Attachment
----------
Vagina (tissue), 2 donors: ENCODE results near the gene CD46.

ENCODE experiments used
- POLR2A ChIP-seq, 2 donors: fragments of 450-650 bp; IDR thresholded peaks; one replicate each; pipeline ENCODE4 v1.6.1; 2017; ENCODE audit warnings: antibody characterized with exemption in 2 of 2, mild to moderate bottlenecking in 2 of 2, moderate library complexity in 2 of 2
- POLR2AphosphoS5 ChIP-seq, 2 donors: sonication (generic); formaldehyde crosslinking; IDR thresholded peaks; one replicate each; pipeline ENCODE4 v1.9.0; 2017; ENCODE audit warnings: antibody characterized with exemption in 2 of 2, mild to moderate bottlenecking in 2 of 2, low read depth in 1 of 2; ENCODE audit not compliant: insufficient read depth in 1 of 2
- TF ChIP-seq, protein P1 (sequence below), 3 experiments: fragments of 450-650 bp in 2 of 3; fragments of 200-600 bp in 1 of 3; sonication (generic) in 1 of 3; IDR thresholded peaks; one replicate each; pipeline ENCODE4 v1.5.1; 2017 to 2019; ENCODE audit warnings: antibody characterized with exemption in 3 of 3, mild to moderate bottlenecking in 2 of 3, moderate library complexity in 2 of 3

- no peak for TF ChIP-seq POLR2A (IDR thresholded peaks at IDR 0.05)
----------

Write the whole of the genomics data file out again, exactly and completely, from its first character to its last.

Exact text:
Vagina (tissue), 2 donors: ENCODE results near the gene CD46.

ENCODE experiments used
- POLR2A ChIP-seq, 2 donors: fragments of 450-650 bp; IDR thresholded peaks; one replicate each; pipeline ENCODE4 v1.6.1; 2017; ENCODE audit warnings: antibody characterized with exemption in 2 of 2, mild to moderate bottlenecking in 2 of 2, moderate library complexity in 2 of 2
- POLR2AphosphoS5 ChIP-seq, 2 donors: sonication (generic); formaldehyde crosslinking; IDR thresholded peaks; one replicate each; pipeline ENCODE4 v1.9.0; 2017; ENCODE audit warnings: antibody characterized with exemption in 2 of 2, mild to moderate bottlenecking in 2 of 2, low read depth in 1 of 2; ENCODE audit not compliant: insufficient read depth in 1 of 2
- TF ChIP-seq, protein P1 (sequence below), 3 experiments: fragments of 450-650 bp in 2 of 3; fragments of 200-600 bp in 1 of 3; sonication (generic) in 1 of 3; IDR thresholded peaks; one replicate each; pipeline ENCODE4 v1.5.1; 2017 to 2019; ENCODE audit warnings: antibody characterized with exemption in 3 of 3, mild to moderate bottlenecking in 2 of 3, moderate library complexity in 2 of 3

- no peak for TF ChIP-seq POLR2A (IDR thresholded peaks at IDR 0.05)